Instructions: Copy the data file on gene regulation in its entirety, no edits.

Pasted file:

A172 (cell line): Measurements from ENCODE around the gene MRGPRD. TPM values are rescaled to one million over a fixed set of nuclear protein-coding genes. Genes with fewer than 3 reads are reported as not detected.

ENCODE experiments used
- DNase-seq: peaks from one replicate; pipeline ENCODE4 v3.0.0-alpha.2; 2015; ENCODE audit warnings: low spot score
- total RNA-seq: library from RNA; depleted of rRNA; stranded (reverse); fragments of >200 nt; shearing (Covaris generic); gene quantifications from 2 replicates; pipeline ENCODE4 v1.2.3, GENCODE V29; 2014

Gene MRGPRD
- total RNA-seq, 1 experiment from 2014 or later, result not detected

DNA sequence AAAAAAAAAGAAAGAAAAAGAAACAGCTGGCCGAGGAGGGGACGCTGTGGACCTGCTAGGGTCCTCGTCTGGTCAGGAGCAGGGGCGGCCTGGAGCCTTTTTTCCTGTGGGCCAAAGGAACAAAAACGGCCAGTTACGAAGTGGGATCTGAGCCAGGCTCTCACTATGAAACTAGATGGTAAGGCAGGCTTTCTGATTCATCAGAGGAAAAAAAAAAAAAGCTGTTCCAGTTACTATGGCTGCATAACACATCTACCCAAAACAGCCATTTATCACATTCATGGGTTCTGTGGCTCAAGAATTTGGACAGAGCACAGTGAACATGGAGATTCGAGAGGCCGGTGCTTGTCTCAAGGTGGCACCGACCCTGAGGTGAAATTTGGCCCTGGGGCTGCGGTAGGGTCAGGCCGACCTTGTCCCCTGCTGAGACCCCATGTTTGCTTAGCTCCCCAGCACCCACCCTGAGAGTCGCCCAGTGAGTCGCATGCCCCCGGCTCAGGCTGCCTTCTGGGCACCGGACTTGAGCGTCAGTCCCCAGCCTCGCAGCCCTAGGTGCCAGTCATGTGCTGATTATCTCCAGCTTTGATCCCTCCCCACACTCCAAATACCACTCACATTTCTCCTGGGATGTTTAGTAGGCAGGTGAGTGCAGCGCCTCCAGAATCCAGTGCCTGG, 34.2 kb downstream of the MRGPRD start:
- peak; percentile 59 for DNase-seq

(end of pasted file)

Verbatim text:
A172 (cell line): Measurements from ENCODE around the gene MRGPRD. TPM values are rescaled to one million over a fixed set of nuclear protein-coding genes. Genes with fewer than 3 reads are reported as not detected.

ENCODE experiments used
- DNase-seq: peaks from one replicate; pipeline ENCODE4 v3.0.0-alpha.2; 2015; ENCODE audit warnings: low spot score
- total RNA-seq: library from RNA; depleted of rRNA; stranded (reverse); fragments of >200 nt; shearing (Covaris generic); gene quantifications from 2 replicates; pipeline ENCODE4 v1.2.3, GENCODE V29; 2014

Gene MRGPRD
- total RNA-seq, 1 experiment from 2014 or later, result not detected

DNA sequence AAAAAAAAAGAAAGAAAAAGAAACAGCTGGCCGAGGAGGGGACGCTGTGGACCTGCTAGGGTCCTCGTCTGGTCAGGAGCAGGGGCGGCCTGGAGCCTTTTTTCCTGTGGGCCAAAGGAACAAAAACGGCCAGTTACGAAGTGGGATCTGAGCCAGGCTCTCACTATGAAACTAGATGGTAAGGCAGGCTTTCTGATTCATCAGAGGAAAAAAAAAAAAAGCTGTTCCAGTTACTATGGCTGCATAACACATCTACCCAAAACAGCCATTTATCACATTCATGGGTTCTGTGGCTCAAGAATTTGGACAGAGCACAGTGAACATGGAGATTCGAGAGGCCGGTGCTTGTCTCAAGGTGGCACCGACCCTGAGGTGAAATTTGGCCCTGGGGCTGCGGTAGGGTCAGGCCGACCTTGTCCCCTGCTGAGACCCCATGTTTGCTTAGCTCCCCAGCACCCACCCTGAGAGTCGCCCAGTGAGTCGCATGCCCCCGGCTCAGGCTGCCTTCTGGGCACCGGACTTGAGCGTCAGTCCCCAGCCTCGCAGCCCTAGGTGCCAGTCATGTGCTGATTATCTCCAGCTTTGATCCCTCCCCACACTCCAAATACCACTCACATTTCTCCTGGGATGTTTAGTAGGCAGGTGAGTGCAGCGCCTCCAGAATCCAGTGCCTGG, 34.2 kb downstream of the MRGPRD start:
- peak; percentile 59 for DNase-seq